The book of Numbers begins and ends with an official count of God’s covenant people. In between these two numberings are the wanderings of these same people in the wilderness. Twelve spies were sent to check out the Land God promised. Ten of these twelve spies came back with a very negative report. They said the people living in the Land were so numerous, and had such a strong military, that there was no way the Israelites could take possession of this territory. So despite God’s assurances of victory, His people rebelled by refusing to take possession of the Land promised to them. As a result nearly forty years were spent wandering in a desert wilderness.

Much of what we see in Numbers is a vivid contrast between the faithfulness of God and the unfaithfulness of His people. God judged Israel’s disobedience, and, He also faithfully led them through the agonizing detour they had created for themselves. So despite Israel’s initial failure to enter and possess the Promised Land, which resulted in the death of the first post-Exodus generation in the wilderness, Yahweh demonstrated His commitment to the Abrahamic covenant by preserving and preparing a second post-Exodus generation to enter and possess the Land of promise.

Now in Numbers 8 through 10 there’s clear examples of obedience. Moses obeys Yahweh in commissioning the Levites to the service of the Tabernacle. The lampstands are arranged in the Tabernacle. The Levites are cleansed and dedicated. Israel obeys Yahweh in observing the Passover. Israel obeys Yahweh in departing from Mt. Sinai. But in chapters 11 and 12 there’s clear examples of disobedience. Yet Israel still experiences the LORD’s provision and guidance! Israel’s complaining results in fire from Yahweh, but it’s quenched by Moses’ intercession. Israel’s craving for meat instead of manna provokes Yahweh’s anger, but it also causes a display of God’s gracious provision. And the jealousy of Miriam and Aaron toward Moses is answered by an affirmation of the genuine humility Moses displayed.

Which brings us to today’s taste of Torah in Numbers 12:1-3. It reads: Then Miriam and Aaron spoke against Moses because of the Cushite woman whom he had married (for he had married a Cushite woman); 2 and they said, “Has the LORD indeed spoken only through Moses? Has He not spoken through us as well?” And the LORD heard it. 3 (Now the man Moses was very humble, more than any man who was on the face of the earth.)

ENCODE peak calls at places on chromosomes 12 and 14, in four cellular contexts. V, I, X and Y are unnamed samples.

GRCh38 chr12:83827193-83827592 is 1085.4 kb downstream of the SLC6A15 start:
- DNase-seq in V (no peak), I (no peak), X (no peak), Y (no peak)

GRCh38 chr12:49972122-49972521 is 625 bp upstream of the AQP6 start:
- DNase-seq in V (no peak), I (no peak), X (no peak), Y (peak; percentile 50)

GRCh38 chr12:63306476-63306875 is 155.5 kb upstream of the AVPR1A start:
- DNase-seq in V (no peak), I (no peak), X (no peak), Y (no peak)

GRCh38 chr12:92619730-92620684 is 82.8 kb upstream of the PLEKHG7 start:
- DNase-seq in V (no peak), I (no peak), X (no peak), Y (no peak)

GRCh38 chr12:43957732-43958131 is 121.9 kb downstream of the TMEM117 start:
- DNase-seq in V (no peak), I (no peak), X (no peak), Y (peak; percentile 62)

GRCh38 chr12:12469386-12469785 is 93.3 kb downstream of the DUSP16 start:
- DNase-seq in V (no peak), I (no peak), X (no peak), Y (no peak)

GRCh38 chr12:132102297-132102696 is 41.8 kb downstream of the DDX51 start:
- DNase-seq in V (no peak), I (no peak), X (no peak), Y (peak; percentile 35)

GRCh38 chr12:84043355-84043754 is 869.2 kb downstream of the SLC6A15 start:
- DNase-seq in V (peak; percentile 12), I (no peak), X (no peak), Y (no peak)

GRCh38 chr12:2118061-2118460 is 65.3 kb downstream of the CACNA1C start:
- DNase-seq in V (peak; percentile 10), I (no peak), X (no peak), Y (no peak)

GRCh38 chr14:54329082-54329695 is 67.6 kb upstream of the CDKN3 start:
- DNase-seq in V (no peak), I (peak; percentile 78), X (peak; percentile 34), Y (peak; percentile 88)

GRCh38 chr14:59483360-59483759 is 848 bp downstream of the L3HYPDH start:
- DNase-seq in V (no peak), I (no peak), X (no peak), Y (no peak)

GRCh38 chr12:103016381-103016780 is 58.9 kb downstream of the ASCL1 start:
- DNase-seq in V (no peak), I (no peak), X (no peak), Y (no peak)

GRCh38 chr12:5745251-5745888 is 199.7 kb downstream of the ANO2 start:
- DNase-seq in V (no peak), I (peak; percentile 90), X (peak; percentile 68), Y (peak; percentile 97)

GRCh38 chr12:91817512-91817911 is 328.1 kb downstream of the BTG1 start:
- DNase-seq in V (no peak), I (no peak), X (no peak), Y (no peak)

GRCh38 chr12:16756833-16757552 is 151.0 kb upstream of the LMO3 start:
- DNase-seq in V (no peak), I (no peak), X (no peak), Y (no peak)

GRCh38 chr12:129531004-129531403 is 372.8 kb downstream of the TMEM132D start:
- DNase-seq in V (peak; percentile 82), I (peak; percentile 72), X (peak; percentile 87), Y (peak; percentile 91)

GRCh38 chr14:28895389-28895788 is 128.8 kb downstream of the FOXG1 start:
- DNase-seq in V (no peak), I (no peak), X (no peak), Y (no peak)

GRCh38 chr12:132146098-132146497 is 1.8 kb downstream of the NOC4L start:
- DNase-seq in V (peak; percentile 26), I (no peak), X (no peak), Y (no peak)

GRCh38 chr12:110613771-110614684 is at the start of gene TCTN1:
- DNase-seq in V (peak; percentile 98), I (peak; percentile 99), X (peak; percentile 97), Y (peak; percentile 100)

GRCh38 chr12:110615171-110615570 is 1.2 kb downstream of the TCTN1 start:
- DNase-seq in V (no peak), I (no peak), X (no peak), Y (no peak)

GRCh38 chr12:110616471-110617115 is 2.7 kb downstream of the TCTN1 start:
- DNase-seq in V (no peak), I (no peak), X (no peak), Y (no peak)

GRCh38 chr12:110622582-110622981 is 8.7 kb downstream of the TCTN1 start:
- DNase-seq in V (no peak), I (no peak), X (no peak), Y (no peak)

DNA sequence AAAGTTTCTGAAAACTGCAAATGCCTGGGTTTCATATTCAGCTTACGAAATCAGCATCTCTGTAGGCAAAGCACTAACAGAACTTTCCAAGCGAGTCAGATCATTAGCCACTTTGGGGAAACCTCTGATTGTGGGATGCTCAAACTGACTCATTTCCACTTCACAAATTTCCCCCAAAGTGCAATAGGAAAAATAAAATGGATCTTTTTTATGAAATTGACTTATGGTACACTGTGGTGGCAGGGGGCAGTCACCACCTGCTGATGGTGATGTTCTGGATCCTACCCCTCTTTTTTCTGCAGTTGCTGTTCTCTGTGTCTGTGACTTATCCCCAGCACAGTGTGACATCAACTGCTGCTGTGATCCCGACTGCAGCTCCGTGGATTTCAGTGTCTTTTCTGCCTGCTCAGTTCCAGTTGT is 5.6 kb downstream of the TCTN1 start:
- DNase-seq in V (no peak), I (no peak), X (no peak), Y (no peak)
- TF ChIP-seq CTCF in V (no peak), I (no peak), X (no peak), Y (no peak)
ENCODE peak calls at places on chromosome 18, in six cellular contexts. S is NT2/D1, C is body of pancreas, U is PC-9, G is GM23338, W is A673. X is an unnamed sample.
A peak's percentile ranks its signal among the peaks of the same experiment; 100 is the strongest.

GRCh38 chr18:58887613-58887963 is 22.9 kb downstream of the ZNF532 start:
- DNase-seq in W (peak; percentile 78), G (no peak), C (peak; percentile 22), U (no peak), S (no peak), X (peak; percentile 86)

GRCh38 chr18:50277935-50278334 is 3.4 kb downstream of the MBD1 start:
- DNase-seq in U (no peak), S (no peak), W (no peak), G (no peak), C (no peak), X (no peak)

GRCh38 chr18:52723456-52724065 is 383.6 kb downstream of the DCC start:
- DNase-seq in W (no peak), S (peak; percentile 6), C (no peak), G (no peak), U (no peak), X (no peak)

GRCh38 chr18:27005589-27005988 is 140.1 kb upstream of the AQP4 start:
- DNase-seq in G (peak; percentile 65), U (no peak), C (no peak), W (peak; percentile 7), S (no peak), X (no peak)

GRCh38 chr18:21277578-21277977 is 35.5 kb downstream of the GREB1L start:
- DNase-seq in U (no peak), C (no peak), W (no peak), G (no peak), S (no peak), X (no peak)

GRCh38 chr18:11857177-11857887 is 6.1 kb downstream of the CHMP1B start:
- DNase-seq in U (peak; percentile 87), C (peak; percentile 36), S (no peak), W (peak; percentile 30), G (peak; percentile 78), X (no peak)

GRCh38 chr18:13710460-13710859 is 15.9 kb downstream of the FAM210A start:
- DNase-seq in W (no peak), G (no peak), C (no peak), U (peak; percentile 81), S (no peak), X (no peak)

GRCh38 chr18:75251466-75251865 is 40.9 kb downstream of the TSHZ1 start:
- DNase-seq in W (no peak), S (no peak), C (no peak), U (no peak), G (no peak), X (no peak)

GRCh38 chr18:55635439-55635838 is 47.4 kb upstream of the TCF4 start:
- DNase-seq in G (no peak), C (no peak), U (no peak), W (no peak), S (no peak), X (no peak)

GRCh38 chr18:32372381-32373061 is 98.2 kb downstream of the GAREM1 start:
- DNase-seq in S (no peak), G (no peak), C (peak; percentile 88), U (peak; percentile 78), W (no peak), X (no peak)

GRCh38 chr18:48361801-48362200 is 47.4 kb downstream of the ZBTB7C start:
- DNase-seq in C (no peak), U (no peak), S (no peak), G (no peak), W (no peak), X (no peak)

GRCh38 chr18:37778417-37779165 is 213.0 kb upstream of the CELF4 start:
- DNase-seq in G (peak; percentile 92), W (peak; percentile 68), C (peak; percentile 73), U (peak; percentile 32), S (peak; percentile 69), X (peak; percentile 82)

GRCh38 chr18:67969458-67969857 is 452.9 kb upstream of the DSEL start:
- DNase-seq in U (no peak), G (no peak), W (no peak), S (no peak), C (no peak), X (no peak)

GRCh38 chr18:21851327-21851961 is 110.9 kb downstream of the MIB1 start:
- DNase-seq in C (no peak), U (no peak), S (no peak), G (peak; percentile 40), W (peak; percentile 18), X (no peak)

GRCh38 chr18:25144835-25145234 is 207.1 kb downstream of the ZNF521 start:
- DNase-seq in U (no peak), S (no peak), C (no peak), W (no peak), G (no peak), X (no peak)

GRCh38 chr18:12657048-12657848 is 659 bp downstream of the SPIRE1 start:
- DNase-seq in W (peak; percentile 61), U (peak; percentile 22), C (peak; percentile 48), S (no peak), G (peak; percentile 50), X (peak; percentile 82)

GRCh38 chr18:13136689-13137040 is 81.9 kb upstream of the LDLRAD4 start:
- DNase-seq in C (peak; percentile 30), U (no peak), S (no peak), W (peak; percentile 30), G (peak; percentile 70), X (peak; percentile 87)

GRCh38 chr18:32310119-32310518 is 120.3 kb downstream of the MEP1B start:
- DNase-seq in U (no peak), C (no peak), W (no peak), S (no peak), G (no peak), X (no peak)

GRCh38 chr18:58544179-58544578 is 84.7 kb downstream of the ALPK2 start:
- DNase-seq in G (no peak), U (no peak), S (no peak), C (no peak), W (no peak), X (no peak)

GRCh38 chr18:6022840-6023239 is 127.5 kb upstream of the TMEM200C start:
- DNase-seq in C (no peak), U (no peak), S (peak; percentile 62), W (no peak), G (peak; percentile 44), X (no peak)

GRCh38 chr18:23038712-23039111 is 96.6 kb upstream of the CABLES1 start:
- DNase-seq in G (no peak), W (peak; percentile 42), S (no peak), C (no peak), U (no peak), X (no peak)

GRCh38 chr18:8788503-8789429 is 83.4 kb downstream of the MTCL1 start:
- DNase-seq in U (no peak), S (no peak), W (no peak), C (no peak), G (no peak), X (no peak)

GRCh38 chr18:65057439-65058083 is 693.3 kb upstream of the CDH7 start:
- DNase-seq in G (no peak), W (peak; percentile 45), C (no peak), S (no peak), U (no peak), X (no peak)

What’s going on here? In short, God’s exaltation of Moses in chapter 11 caused Miriam and Aaron to be jealous. God gave the 70 elders assisting Moses the gift of prophecy. And God gave the Spirit to the 70 elders who assisted Moses. And so in chapter 12 we see how these 70 elders caused Miriam and Aaron to be envious of Moses because of his exalted role as the Lord’s special mediator. Most likely Miriam and Aaron felt marginalized. Miriam was a prophetess. And as a prophetess she had led all the women in a song when they crossed the Red Sea (cf. Ex. 15:20-21). Aaron was a high priest. But now God gave the 70 elders the privilege of mediating His word. And no doubt that was a bitter pill to swallow.

What does this have to do with us? Well, like Miriam and Aaron, jealousy can cause us to rationalize. It can make us distort the truth. It can even cause us to engage in acts of violence. It destroys relationships. It leads to sin. Jealousy is not just a rebellious unbeliever thing; it’s a deeply embedded human thing! It’s woven into the fabric of our Adamic DNA. It basically says two things: “I want what they have, and I don’t want them to have it!” It’s selfishness on steroids. And this is why we must not allow jealousy to cause us to sin against God and our fellow human beings.

In 1 Corinthians 3 some of the Corinthians allowed envy to divide their congregation. How did Paul respond to this? He responded the same way he responded to all the sinful practices in Corinth; he said to the Corinthians, “Pursue love!” In other words practice other-centered love, sacrificial love, Messiah like love. This is the only way to counteract the spiritual poison of jealousy. The fact of the matter is, the only Person who has the right to be jealous and carry out vengeance is God, because only God deserves our undivided devotion.